“What we must understand about our Father in Heaven is that He only gives bread; He never gives stones. He only gives fish; He never gives serpents. He only gives eggs; He never gives scorpions…A stone, when you want bread, is something useless. God does not give useless things.”

Let me reiterate: the Lord NEVER gives stones, only bread.  In thinking about that, why then would we turn away from the Lord whenever we feel like things “haven’t gone our way”?  Why wouldn’t we turn to Him in gratitude, knowing that somewhere in all of it, there is bread, and “all things shall work together for our good.”

Tie Back To

Not too long after the beginning of the manna years, the Lord wanted to create a covenant with His people.  He wanted to establish again His religion among them.  The word religion originally meant “to tie back to.”  So, the Lord literally wanted to tie His people back to Him through covenant because He loved them so much.  The original commandments and laws given to Moses also contained the ordinances of the Melchizedek Priesthood, those things which would lead to eternal life and exaltation.  But after seeing the truth gleaming in the golden calf, Moses and the Lord realized that the people were not yet ready for a higher law.

So, new tables of stone were written with the ten commandments and the law of Moses, excluding any ordinances of the higher priesthood.  The people would have to prove themselves worthy of the higher law.  But in the meantime, they were protected from committing more grievous sins by only being given the lesser law.  These basic ten commandments went on to become the basis of most of civilized society.


Pres. Joseph Fielding Smith said: "...Israelite jurisprudence, formulated and proclaimed by Moses through divine guidance, has had a greater uplifting power upon the nations than the combined influence of all other ancient nations. Greek and Roman influence and culture have given to the world much in the arts, but the moral and religious influences, the love of right and justice over wrong and oppression, the love of home and the unity of the family have come from the inspired teachings of the prophets of Israel and these would have been abundantly greater had the people remained humble and obedient to these inspired teachings and had they been fully willing to forsake the pleasures and evils of the world." (The Restoration of All Things, p136)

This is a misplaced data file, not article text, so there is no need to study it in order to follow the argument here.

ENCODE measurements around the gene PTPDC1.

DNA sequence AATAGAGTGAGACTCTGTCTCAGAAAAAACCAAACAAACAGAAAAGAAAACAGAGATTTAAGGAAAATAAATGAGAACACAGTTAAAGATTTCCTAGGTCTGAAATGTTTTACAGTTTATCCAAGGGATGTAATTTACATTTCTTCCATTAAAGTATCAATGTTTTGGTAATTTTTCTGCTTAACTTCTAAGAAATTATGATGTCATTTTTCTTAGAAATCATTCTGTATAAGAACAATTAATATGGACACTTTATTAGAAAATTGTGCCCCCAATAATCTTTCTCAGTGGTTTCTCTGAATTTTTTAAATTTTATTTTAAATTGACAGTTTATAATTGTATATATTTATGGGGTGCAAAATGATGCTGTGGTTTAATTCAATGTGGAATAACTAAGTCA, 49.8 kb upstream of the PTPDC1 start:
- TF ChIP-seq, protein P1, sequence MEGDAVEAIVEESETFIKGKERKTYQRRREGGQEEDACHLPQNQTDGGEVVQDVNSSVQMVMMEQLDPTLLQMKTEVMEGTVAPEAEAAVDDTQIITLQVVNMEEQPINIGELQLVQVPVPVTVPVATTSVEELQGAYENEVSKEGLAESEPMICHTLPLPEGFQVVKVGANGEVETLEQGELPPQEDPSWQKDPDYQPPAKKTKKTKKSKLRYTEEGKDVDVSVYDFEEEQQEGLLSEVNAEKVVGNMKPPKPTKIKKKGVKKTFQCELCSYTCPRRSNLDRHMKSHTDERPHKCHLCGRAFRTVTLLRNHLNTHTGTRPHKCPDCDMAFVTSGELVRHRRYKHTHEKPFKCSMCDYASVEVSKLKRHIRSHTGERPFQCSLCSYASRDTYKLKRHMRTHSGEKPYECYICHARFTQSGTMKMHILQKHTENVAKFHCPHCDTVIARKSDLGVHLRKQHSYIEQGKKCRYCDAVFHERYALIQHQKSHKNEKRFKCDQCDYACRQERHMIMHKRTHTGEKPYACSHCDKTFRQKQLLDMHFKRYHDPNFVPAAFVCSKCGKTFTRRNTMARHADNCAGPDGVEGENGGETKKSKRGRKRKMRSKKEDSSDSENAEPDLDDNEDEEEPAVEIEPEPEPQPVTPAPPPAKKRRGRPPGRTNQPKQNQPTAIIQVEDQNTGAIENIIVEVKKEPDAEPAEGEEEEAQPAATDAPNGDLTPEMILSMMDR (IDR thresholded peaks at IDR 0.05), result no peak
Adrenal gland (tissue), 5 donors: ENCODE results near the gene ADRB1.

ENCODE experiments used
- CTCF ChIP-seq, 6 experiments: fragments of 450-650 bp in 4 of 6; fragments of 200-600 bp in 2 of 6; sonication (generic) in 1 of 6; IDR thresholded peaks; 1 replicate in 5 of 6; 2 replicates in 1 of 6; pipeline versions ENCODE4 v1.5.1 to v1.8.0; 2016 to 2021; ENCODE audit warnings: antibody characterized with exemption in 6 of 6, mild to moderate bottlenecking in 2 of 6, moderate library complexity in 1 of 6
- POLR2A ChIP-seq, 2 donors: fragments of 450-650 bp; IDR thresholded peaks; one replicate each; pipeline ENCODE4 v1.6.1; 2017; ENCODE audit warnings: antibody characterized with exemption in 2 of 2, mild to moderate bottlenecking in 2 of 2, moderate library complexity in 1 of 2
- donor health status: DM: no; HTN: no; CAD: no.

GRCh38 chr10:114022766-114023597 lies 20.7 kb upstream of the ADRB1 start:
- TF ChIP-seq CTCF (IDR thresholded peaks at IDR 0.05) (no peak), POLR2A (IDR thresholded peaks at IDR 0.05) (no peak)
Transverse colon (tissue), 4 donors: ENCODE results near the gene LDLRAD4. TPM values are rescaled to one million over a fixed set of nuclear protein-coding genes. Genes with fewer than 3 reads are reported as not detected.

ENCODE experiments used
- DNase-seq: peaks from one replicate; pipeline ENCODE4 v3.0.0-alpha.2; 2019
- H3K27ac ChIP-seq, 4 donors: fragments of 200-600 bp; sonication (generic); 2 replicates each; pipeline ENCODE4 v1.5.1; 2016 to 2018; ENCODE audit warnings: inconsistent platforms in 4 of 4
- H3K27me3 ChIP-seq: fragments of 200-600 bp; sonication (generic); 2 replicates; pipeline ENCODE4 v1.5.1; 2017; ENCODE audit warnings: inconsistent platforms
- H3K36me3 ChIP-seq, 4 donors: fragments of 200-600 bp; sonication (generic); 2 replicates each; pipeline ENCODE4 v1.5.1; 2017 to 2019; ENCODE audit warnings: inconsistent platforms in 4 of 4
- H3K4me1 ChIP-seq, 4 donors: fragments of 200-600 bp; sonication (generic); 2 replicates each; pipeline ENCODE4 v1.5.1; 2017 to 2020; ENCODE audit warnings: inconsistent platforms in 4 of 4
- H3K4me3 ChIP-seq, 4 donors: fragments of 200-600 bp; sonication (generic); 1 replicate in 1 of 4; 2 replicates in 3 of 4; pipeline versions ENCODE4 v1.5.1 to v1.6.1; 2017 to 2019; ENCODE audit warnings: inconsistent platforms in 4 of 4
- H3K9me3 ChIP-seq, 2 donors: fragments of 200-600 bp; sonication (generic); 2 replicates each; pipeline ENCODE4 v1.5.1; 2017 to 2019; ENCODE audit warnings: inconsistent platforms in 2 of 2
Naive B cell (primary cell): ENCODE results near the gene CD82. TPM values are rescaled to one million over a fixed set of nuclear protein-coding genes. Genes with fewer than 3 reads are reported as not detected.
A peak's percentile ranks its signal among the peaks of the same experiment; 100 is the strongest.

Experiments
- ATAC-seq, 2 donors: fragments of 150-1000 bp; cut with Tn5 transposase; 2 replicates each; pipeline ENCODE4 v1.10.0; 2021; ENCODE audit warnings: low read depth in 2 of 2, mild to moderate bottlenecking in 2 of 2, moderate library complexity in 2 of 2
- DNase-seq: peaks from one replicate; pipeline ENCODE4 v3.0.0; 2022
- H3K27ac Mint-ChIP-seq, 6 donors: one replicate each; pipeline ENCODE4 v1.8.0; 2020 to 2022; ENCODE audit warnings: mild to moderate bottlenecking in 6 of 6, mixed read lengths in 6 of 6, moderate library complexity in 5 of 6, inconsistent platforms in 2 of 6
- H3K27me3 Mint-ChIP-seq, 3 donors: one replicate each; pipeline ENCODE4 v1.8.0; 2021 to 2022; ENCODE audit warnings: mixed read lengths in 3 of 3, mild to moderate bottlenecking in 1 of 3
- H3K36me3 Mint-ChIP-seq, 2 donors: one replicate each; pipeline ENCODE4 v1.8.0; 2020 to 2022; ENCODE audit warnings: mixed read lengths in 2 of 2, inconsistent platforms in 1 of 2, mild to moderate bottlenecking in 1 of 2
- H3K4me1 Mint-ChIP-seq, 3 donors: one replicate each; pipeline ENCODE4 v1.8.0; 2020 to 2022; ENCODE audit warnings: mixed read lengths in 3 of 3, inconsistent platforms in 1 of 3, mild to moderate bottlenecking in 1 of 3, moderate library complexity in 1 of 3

The Take Away

So, what’s the take away from this lesson?  How can we apply the experiences of the children of Israel to our own lives?

President Eyring said: “It won’t be easy to remember. Living as we do with a veil over our eyes, we cannot remember what it was like to be with our Heavenly Father and His Beloved Son, Jesus Christ, in the premortal world; nor can we see with our physical eyes or with reason alone the hand of God in our lives. Seeing such things takes the Holy Ghost. And it is not easy to be worthy of the Holy Ghost’s companionship in a wicked world.

“That is why forgetting God has been such a persistent problem among His children since the world began. Think of the times of Moses, when God provided manna and in miraculous and visible ways led and protected His children. Still, the prophet warned the people who had been so blessed, as prophets always have warned and always will: 'Take heed to thyself, and keep thy soul diligently, lest thou forget the things which thine eyes have seen, and lest they depart from thy heart all the days of thy life.'

“And the challenge to remember has always been the hardest for those who are blessed abundantly. Those who are faithful to God are protected and prospered. That comes as the result of serving God and keeping His commandments. But with those blessings comes the temptation to forget their source. It is easy to begin to feel the blessings were granted not by a loving God on whom we depend but by our own powers.” (President Eyring, “O Remember, Remember” October 2007 Conference)


The Lord gives us direction because He loves us and wants us to be with Him forever.  He gives us multiple opportunities to remember Him and remember where we’ve come from.  The time that the Israelites spent in the desert was not a 40 year “time out” or punishment.  The Lord doesn’t deal with us that way.  It was a means to teach them to rely on the Lord for their daily bread and to allow themselves to be tied back to Him.

I’ll leave you with one final scripture in Romans 8: 35, 37-39:

“35 Who shall separate us from the love of Christ?  Shall tribulation, or distress, or persecution, or famine, or nakedness, or peril, or sword?
37 Nay, in all these things we are more than conquerors through him that loved us.
38 For I am persuaded, that neither death, nor life, nor angels, nor principalities, nor powers, nor things present, not things to come,
39 Nor height, nor depth, nor any other creature, shall be able to separate us from the love of God, which is in Christ Jesus our Lord.”
He will provide us with the daily bread we need to become the strong and valiant sons and daughters He’s always wanted us to be.